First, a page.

Paper Detail
122
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10008513
Development of a Multi-Factorial Instrument for Accident Analysis Based on Systemic Methods
Abstract:

The present research is built on three major pillars, commencing by making some considerations on accident investigation methods and pointing out both defining aspects and differences between linear and non-linear analysis. The traditional linear focus on accident analysis describes accidents as a sequence of events, while the latest systemic models outline interdependencies between different factors and define the processes evolution related to a specific (normal) situation. Linear and non-linear accident analysis methods have specific limitations, so the second point of interest is mirrored by the aim to discover the drawbacks of systemic models which becomes a starting point for developing new directions to identify risks or data closer to the cause of incidents/accidents. Since communication represents a critical issue in the interaction of human factor and has been proved to be the answer of the problems made by possible breakdowns in different communication procedures, from this focus point, on the third pylon a new error-modeling instrument suitable for risk assessment/accident analysis will be elaborated.

Paper Detail
177
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10008591
Investigation on Mesh Sensitivity of a Transient Model for Nozzle Clogging
Abstract:

A transient model for nozzle clogging has been developed and successfully validated against a laboratory experiment. Key steps of clogging are considered: transport of particles by turbulent flow towards the nozzle wall; interactions between fluid flow and nozzle wall, and the adhesion of the particle on the wall; the growth of the clog layer and its interaction with the flow. The current paper is to investigate the mesh (size and type) sensitivity of the model in both two and three dimensions. It is found that the algorithm for clog growth alone excluding the flow effect is insensitive to the mesh type and size, but the calculation including flow becomes sensitive to the mesh quality. The use of 2D meshes leads to overestimation of the clog growth because the 3D nature of flow in the boundary layer cannot be properly solved by 2D calculation. 3D simulation with tetrahedron mesh can also lead to an error estimation of the clog growth. A mesh-independent result can be achieved with hexahedral mesh, or at least with triangular prism (inflation layer) for near-wall regions.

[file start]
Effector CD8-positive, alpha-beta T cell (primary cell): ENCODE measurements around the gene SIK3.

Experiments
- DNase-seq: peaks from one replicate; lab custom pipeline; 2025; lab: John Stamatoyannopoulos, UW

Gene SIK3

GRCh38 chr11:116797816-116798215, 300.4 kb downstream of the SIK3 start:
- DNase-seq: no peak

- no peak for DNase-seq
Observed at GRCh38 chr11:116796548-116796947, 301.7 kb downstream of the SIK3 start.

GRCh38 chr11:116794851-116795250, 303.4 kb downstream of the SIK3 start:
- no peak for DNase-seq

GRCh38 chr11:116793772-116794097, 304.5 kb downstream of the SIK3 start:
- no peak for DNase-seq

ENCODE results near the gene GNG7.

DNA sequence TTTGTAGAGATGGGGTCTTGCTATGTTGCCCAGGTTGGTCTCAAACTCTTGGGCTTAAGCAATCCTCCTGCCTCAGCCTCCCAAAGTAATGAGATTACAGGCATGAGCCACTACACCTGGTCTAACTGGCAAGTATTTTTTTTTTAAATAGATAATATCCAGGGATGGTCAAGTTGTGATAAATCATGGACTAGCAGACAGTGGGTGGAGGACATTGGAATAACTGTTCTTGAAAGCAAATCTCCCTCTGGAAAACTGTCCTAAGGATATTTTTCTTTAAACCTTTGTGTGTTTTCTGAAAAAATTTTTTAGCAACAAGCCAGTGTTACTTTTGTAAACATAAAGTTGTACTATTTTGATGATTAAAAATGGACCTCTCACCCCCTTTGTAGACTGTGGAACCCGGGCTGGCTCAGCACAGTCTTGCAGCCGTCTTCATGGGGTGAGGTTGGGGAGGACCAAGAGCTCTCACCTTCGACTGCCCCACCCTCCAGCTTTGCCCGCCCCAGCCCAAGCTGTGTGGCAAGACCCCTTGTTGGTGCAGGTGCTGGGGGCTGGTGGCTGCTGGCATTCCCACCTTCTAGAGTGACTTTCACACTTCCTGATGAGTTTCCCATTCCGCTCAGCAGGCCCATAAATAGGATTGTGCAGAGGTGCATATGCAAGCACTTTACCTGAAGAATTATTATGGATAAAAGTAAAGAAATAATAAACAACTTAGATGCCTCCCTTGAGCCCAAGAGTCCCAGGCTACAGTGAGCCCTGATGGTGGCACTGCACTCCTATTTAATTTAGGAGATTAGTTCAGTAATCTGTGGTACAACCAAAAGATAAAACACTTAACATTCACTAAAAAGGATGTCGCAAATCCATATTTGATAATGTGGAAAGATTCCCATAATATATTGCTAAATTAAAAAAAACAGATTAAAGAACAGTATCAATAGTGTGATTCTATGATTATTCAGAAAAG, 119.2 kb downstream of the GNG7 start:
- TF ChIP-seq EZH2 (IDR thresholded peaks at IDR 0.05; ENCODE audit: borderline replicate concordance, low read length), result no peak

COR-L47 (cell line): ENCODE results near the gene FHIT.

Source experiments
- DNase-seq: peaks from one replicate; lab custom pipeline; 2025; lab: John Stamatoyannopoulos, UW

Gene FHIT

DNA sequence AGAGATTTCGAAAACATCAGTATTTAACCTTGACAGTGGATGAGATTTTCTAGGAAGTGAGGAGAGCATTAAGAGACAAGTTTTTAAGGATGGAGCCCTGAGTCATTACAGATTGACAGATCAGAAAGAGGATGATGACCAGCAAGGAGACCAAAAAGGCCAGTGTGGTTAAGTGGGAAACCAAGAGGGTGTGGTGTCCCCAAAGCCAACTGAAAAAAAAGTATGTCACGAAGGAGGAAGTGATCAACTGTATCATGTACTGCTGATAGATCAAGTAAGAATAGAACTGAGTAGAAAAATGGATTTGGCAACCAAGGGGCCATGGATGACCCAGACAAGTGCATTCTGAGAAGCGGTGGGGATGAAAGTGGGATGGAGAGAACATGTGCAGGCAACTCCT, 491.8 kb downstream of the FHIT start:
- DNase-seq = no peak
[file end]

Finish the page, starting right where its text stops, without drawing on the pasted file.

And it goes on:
Paper Detail
82
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10008602
Collaboration versus Cooperation: Grassroots Activism in Divided Cities and Communication Networks
Authors:
Abstract:

Peace-building organisations act as a network of information for communities. Through fieldwork, it was highlighted that grassroots organisations and activists may cooperate with each other in their actions of peace-building; however, they would not collaborate. Within two divided societies; Nicosia in Cyprus and Jerusalem in Israel, there is a distinction made by organisations and activists with regards to activities being more ‘co-operative’ than ‘collaborative’. This theme became apparent when having informal conversations and semi-structured interviews with various members of the activist communities. This idea needs further exploration as these distinctions could impact upon the efficiency of peacebuilding activities within divided societies. Civil societies within divided landscapes, both physically and socially, play an important role in conflict resolution. How organisations and activists interact with each other has the possibility to be very influential with regards to peacebuilding activities. Working together sets a positive example for divided communities. Cooperation may be considered a primary level of interaction between CSOs. Therefore, at the beginning of a working relationship, organisations cooperate over basic agendas, parallel power structures and focus, which led to the same objective. Over time, in some instances, due to varying factors such as funding, more trust and understanding within the relationship, it could be seen that processes progressed to more collaborative ways. It is evident to see that NGOs and activist groups are highly independent and focus on their own agendas before coming together over shared issues. At this time, there appears to be more collaboration in Nicosia among CSOs and activists than Jerusalem. The aims and objectives of agendas also influence how organisations work together. In recent years, Nicosia, and Cyprus in general, have perhaps changed their focus from peace-building initiatives to more environmental issues which have become new-age reconciliation topics. Civil society does not automatically indicate like-minded organisations however solidarity within social groups can create ties that bring people and resources together. In unequal societies, such as those in Nicosia and Jerusalem, it is these ties that cut across groups and are essential for social cohesion. Societies are a collection of social groups; individuals who have come together over common beliefs. These groups in turn shape the identities and determine the values and structures within societies. At many different levels and stages, social groups work together through cooperation and collaboration. These structures in turn have the capabilities to open up networks to less powerful or excluded groups, with the aim to produce social cohesion which may contribute social stability and economic welfare over any extended period.